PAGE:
Purchase this article with an account.
Xoana G Troncoso, Peter U Tse, Stephen L Macknik, Gideon P Caplovitz, Po-Jang Hsieh, Alexander A Schlegel, Susana Martinez-Conde; fMRI correlates of corner illusions show that BOLD activation varies gradually with corner angle. Journal of Vision 2005;5(12):88. doi: https://doi.org/10.1167/5.12.88.
Download citation file:
© ARVO (1962-2015); The Authors (2016-present)
In the 1970's, the op-artist Victor Vasarely produced a series of “nested squares” paintings showing that 90° corners are more salient perceptually than straight edges. Based on this illusion we developed a novel visual illusion, the “Alternating Brightness Star” (ABS), which shows that sharp corners are more salient than shallow corners. Our recent psychophysical studies of the ABS illusion (Troncoso, Macknik & Martinez-Conde, Perception, 2005) revealed a linear relationship between corner brightness and corner angle, with sharp angles leading to stronger illusory percepts and shallow angles leading to weak percepts. Here we explore the BOLD correlates of the ABS illusion in the human cortex. We presented normal volunteers with ABSs of 5 different angles: 15° (sharp corner), 45°, 75°, 105°, and 180° (no corner). The results show that BOLD signal varies parametrically with corner angle throughout the visual cortex, matching previous psychophysical data and offering the first neurophysiological correlates of the ABS illusion. These results may have important consequences for our understanding of corner and angle processing and perception in the human brain.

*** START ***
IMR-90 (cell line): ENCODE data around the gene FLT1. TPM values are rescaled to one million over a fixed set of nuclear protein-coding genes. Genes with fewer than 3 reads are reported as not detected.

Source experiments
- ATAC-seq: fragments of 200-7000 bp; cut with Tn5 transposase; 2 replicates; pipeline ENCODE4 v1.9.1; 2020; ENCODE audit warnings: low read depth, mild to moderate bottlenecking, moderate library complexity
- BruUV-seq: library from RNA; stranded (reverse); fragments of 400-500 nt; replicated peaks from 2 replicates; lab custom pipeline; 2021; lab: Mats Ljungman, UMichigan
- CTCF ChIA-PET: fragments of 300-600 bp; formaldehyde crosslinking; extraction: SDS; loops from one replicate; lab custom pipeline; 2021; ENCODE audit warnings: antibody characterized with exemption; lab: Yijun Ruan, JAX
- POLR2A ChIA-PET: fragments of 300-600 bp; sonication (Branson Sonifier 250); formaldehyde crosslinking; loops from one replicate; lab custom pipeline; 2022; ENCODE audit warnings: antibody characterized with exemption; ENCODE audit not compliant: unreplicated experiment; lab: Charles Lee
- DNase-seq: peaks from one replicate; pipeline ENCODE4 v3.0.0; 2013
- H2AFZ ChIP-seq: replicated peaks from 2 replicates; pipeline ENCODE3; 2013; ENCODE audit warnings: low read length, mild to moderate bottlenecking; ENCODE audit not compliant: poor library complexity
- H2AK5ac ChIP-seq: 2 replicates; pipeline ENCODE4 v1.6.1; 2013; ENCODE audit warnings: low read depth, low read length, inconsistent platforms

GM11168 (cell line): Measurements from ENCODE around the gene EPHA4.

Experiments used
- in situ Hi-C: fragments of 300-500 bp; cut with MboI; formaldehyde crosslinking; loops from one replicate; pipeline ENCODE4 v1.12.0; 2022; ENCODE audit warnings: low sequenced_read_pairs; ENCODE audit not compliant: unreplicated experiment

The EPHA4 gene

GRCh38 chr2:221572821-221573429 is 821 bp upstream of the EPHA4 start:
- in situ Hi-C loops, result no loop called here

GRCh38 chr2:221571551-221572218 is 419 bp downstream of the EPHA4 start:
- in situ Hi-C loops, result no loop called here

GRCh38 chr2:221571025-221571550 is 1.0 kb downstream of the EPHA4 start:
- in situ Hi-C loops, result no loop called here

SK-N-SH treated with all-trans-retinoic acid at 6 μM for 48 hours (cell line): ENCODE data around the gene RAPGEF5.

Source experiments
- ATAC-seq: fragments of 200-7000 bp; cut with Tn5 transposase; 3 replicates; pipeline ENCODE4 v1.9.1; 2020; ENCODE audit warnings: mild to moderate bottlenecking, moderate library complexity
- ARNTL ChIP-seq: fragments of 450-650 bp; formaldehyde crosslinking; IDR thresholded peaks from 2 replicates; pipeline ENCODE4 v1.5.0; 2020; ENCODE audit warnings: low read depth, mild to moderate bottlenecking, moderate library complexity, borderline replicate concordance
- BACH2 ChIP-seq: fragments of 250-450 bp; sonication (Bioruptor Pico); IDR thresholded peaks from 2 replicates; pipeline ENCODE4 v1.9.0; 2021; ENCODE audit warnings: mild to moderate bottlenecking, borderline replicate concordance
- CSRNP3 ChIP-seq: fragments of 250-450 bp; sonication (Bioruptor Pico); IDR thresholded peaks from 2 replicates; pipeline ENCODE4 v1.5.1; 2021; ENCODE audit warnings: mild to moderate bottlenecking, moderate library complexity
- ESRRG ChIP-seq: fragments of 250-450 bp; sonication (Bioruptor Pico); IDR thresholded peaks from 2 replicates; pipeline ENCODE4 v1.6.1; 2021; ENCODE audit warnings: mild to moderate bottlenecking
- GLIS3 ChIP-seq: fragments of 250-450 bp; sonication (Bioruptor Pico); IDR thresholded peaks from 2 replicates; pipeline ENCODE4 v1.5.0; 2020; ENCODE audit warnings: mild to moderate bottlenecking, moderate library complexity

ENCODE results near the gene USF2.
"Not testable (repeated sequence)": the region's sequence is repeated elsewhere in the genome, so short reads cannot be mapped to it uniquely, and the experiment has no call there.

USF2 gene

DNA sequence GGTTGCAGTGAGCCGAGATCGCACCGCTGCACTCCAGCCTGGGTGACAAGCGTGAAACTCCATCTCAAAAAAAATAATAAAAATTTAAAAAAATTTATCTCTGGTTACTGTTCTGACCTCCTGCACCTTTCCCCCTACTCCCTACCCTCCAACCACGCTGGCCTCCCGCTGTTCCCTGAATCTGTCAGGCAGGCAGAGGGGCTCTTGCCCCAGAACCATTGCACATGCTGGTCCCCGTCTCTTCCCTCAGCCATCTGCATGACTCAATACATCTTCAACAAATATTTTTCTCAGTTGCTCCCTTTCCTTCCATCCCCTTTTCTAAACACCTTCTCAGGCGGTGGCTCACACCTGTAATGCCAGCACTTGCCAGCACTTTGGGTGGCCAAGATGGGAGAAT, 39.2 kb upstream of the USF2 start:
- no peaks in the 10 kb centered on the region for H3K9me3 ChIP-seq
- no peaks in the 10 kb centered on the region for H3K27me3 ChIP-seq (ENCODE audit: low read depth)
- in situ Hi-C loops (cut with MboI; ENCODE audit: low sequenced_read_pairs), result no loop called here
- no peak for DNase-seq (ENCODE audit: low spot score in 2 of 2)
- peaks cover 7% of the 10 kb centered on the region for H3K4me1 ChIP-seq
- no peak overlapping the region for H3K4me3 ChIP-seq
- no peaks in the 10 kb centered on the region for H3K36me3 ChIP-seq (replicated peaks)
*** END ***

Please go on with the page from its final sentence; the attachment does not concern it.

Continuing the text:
This PDF is available to Subscribers Only